Changing the Education Industry
The Edrolo team joins Blackbird for an AMA on Sunrise.
Ben Sze Why do you give a $h1t about changing the education industry?
Duncan Anderson How could you not give a sh1t about changing the education industry? Everyone should get ‘an education’ and almost everyone has been through some part of the education system. I don’t see how any one could look at what we have and think ‘this can’t be improved’. Want to do something that touches everyone in the world? Education is one answer. Want to do something that can affect people in a big way? Education is one answer. The intersection of those two circles is pretty rare and BLOODY cool.
Herk Kailis How much of a factor (% terms) has external advice helped you achieve success at Edrolo?
Duncan I would say the single most important thing Edrolo did outside of Edrolo was Startmate. At a crucial point in our development we were put in an environment and had access to people that to me significantly changed the trajectory of Edrolo. However there wasn’t one mentor or one event that changed things. It was the accumulation. So in case it’s not clear, do Startmate :)!
However I think that it’s really important to be constantly importing external data points into your decision making set (why I read so much). As Warren Buffett says “it’s good to learn from your mistakes, it’s better to learn from others”. I don’t view external advice as this thing I did for 3 months or one person I met, it’s a constant 10–20 hour a week mission!
Daniel Petre How do you see the role of teachers changing (or not) with increased use of platforms like Edrolo?
Duncan In the short term our goal is to give teachers better resources than they currently have. This will allow them to do things like flipped learning (better allocation of time) and have access to data on where their class is so they can adapt their teaching to fit the knowledge gaps students have. However it’s still the same subjects with periods in year levels.
Your grandparents know what your schooling is like because it is 80% the same as what they did, I don’t think our grandchildren will have 80% the same primary education and secondary experience students today have… well not if Edrolo has anything to do with it!
Chris Hexton What tools have stuck and actually provided value over the long-term? What sort of culture do you think this creates? Is it all positive?
Duncan I love data.
I think we have built a pretty unique culture.
For instance: everyone in my team tracks every minute of what they do in time sheets. They plan every week with trello. They write weekly email reviews and next week plans that include: motivation out of 10, stress out of 10, execution out of 10, plan out of 10, key learnings, highest ROI activity, lowest ROI activity and on.
Everyone is required to give feedback at least once a week. Later today everyone in my team is standing up in front of the team and giving me a piece of positive and constructive feedback and saying how they think we can improve as a team.
Nothing is 100% positive. I’ve tried hard in the last 4 months to build a culture of feedback and radical candor. I think we’ve made huge strides, but you need to be really careful and make sure everyone is opting in (this isn’t forced on people). If you go to fast you can push people away. Also as the company grows people start to treat me differently (HIPPO syndrome) which really worries me. I need constant, honest feedback (hence the activity today :) ).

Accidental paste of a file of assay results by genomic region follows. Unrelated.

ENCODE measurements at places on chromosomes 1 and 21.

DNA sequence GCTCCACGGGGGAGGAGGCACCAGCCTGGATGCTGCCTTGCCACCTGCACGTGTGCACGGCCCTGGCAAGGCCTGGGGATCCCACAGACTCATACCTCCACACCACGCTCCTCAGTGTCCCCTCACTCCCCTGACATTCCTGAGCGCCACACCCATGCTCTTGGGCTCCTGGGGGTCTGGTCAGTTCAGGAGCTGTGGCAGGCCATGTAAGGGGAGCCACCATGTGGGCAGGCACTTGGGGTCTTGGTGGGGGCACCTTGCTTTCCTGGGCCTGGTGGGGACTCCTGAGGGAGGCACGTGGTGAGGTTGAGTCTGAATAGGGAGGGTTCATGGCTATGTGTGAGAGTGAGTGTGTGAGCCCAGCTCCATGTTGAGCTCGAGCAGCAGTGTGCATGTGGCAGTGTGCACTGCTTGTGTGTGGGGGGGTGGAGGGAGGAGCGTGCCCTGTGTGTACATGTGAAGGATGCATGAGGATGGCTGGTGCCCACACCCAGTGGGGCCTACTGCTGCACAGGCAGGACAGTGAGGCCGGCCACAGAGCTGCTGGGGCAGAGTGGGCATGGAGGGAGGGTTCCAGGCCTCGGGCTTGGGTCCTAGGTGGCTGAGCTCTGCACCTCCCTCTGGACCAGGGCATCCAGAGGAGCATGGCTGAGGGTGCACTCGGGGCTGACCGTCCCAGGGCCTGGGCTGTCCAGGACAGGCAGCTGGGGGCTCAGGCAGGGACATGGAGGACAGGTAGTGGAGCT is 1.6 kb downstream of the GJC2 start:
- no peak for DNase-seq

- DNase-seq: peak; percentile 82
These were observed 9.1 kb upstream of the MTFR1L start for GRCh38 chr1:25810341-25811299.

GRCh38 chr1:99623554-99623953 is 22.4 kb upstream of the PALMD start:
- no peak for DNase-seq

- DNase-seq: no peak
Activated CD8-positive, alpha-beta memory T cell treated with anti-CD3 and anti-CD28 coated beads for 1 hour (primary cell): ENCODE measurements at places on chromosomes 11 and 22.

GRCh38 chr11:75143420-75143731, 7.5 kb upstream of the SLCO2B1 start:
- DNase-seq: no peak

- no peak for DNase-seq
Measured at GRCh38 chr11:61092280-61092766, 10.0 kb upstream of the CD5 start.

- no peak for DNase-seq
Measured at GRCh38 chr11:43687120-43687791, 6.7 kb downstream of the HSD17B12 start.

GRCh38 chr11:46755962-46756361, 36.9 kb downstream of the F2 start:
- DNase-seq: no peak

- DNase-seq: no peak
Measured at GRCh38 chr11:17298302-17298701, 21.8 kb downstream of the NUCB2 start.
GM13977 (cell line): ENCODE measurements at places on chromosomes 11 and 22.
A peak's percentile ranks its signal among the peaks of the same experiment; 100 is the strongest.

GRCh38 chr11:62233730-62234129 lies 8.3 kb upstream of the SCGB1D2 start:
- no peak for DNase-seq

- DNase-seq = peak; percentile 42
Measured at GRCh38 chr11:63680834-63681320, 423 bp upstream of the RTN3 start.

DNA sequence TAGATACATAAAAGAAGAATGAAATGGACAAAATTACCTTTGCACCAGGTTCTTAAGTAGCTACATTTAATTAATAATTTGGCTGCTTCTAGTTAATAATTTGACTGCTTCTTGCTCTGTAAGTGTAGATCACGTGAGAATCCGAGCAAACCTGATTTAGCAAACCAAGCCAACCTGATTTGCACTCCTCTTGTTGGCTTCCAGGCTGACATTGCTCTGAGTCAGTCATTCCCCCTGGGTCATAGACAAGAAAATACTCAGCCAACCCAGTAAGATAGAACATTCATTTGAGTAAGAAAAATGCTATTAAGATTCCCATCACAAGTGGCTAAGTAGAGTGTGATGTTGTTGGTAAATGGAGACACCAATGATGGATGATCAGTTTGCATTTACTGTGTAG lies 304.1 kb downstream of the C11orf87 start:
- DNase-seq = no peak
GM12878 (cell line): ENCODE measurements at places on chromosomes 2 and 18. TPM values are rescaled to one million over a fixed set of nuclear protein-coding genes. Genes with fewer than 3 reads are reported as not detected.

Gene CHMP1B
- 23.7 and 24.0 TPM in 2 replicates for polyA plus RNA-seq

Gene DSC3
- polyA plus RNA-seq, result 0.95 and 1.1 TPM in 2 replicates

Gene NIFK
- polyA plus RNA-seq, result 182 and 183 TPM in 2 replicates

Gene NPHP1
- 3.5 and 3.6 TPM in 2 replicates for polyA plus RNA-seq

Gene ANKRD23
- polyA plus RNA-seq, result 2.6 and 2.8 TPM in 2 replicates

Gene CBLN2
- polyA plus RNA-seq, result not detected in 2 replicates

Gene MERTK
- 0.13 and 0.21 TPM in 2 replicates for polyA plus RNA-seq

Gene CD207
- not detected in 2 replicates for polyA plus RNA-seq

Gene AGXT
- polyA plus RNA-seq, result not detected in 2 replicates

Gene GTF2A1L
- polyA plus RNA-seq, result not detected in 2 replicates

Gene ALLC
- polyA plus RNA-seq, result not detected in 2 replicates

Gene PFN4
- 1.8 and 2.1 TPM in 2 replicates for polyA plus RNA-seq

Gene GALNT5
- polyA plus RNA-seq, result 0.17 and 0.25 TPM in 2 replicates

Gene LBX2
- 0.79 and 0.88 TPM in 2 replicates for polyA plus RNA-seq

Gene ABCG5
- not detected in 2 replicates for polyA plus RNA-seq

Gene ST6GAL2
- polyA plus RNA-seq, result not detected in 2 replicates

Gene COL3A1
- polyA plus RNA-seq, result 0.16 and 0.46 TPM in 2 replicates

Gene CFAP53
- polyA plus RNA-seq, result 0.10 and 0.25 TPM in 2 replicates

Paul Bennetts Please give the benefit to this audience of your weekly time management routine. ?
Duncan I try and track as much stuff as possible (see below for a bit of it).
- I track every minute of work I do and exactly what I do so I can see back years of where I was spending time on. Eg I know that email and meetings time hasn’t gone up from when we had 5 people to now we have 40. This is because we grind out efficiency.
- I track every minute of exercise (apple watch).
- I track my sleep.
- I have wifi scales so I weigh myself every day.
- I track motivation, stress, what I’m grateful for.
I try to understand everything that is going on in my life and see what is affecting me and why and then get proactive about it.
I’ve looked at how I spend my time and engineered what I want to do and gotten rid of what I don’t want to do. I now spend 90%+ of my time on things I want to do. This took years to achieve, but it’s very cool. I’m very fortunate and I’m happy!
Nathan McGinness You’ve hired quite a lot of people in the last year or two, and it’s unlikely to slow down. Even with lots of interviews, or even by attempting to do a piece of work with a candidate when trying to determine if someone is a fit — it’s still very much a gut-feel thing. How do you reconcile this with trying to be systematic and data-driven?
Duncan We’ve learned a lot about hiring, onboarding and training people (and hopefully we will continue to learn a lot).When hiring: we do a phone screen, next step is that people have to do an actual task they would do on the job for Edrolo (1–4 hours), then we have 1–2 more in person interviews and then we all rank interviewees on a custom rubric per job.
At the moment we are just writing down what we think makes an ‘A-Player’ for each role and adjusting the rubrics slightly to this. After this process we have a lot of ‘data’ on the person. I have literally ranked all employees this year on rubrics and know what I thought of each person before they came in.
Then the fun begins, you get to calibrate if you were right or wrong. We haven’t been right on 100% of things of course, and if we aren’t we do a ‘post-mortem’ and review what happened and what we think of someone vs what we thought coming in and then we adjust the hiring process to take into account our false positive.
This is typical fun problem solving to me. No framework = no good!